November 7, 2007

Bush Pushes Musharraf On Elections

George Bush told the media today that he gave Pervez Musharraf some friendly but firm advice -- settle on one career, and do it fast. Bush told Musharraf that he had to resign as army chief of staff and stay on schedule for parliamentary elections, but he did not say whether he insisted on restoring the judiciary and legal communities in Pakistan. So far, Congress does not appear impressed:

President Bush told Pakistan's president on Wednesday that he must hold parliamentary elections and step down as army leader.

"You can't be the president and the head of the military at the same time," Bush said, describing a telephone call with Gen. Pervez Musharraf. "I had a very frank discussion with him."

Bush revealed the call to Musharraf during an appearance with the French president, Nicolas Sarkozy, at George Washington's home in Mount Vernon, Va.

Sarkozy issued a statement supporting Bush's advice. The Pakistanis seemed less impressed. A staffer at the new Supreme Court told the AP that friends give advice, not dictation. Still, the Pakistanis could hardly be surprised to get that kind of reaction from the White House, given Bush's political situation here after years of supporting Musharraf.

Speaking of which, Congress chimed in right on cue. Rep. Gary Ackerman (D-NY), who heads the subcommittee on the Middle East for the Foreign Relations Committee, says our policy towards Pakistan should not be "faith based". It's a cute line, but perhaps Ackerman would prefer to deal with the "faith-based communities" in Waziristan and the Northwest Frontier Province who would have their hands on the nuclear button if Musharraf lost power at the moment.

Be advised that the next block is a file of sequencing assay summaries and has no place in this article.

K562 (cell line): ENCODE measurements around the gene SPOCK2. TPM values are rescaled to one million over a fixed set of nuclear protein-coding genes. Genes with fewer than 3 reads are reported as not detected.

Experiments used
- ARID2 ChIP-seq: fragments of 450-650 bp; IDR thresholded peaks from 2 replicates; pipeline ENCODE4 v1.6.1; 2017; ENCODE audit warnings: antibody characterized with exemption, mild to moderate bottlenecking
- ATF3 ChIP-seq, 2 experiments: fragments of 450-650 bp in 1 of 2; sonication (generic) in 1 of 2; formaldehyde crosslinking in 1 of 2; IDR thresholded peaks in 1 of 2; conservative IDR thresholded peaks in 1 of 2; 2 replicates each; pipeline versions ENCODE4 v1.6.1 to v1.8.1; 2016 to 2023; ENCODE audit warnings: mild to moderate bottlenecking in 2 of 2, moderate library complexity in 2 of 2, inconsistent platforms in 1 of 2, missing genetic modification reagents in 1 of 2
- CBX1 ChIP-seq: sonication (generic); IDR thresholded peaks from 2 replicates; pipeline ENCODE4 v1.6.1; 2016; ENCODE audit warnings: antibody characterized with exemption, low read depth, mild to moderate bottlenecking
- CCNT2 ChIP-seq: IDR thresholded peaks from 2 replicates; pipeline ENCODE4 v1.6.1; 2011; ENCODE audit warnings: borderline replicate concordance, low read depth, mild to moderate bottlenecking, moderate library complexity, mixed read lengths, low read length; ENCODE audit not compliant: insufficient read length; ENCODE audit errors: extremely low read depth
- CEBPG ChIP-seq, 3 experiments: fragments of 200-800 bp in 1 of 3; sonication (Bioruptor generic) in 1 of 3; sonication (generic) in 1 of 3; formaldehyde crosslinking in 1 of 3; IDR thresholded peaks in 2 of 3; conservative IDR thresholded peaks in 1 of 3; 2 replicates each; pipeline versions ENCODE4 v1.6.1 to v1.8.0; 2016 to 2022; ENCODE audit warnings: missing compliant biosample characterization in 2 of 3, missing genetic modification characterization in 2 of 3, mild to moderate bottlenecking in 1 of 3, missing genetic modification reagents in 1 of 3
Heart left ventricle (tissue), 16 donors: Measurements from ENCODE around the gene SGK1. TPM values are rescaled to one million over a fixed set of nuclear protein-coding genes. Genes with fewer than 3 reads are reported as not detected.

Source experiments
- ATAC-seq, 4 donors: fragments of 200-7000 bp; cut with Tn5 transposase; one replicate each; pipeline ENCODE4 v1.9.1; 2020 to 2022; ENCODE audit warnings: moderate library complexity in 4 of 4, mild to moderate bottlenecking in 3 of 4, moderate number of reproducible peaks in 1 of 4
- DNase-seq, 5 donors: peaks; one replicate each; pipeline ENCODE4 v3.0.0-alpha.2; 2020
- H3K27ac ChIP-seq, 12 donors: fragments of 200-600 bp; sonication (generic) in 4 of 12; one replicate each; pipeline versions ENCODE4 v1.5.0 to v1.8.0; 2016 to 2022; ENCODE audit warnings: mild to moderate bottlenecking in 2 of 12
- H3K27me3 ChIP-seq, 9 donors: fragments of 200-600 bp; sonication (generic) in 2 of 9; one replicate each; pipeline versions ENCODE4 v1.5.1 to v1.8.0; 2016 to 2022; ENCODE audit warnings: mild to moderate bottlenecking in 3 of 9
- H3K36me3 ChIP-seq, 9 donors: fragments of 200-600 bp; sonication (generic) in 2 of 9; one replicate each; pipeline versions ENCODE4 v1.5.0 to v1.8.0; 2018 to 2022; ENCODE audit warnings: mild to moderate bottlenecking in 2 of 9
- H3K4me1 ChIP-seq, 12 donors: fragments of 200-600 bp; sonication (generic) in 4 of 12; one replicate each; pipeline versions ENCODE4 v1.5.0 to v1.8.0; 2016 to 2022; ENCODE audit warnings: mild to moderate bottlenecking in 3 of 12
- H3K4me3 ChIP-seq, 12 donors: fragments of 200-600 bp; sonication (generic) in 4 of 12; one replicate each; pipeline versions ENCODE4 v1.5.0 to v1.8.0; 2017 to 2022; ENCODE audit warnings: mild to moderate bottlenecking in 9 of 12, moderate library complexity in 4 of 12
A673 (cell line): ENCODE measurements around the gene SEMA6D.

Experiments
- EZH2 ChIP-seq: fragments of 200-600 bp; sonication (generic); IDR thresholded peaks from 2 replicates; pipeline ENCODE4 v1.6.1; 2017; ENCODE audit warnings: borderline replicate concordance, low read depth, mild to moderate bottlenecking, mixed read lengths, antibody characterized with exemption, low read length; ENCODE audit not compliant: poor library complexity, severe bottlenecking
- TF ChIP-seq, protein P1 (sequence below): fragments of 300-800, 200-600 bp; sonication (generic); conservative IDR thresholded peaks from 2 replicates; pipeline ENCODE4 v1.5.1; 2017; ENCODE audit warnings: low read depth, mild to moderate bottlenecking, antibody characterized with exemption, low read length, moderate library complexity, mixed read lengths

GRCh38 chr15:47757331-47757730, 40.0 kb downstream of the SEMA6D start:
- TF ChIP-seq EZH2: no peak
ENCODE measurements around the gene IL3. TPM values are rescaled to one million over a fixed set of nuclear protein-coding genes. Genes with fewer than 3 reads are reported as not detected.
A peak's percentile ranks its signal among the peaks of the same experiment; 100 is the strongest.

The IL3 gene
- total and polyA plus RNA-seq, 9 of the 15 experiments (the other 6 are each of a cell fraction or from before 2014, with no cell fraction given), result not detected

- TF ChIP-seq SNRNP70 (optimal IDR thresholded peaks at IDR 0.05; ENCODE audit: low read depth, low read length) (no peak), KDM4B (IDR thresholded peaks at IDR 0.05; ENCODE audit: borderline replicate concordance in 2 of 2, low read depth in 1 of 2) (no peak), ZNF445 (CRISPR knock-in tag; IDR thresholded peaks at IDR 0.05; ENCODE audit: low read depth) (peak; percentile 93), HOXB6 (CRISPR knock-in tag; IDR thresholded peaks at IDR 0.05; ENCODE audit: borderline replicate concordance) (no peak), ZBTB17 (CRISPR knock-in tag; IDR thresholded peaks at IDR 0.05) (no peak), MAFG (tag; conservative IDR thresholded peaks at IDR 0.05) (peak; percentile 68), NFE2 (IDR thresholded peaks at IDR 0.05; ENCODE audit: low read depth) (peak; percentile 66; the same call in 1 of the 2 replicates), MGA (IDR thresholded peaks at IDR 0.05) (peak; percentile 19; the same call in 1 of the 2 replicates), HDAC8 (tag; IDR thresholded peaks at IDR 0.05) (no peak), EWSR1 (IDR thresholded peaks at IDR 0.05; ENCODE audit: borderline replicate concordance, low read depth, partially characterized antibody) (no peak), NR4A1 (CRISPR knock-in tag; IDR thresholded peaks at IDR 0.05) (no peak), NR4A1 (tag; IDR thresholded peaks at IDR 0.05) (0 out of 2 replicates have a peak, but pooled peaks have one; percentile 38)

We don't have a lot of options at the moment, and all of them look worse than the others. We can't allow the nuclear weapons in Pakistan to fall into the hands of the radical Islamists, and so we have to support Musharraf at the moment. We have to hope he knows what he's doing, and we have to press him to keep the country stable and allow for self-governance rather than military dictatorship. Bush so far has handled the crisis in the only manner open to him, which is to wait and see whether Musharraf can keep the country from disintegrating into chaos.


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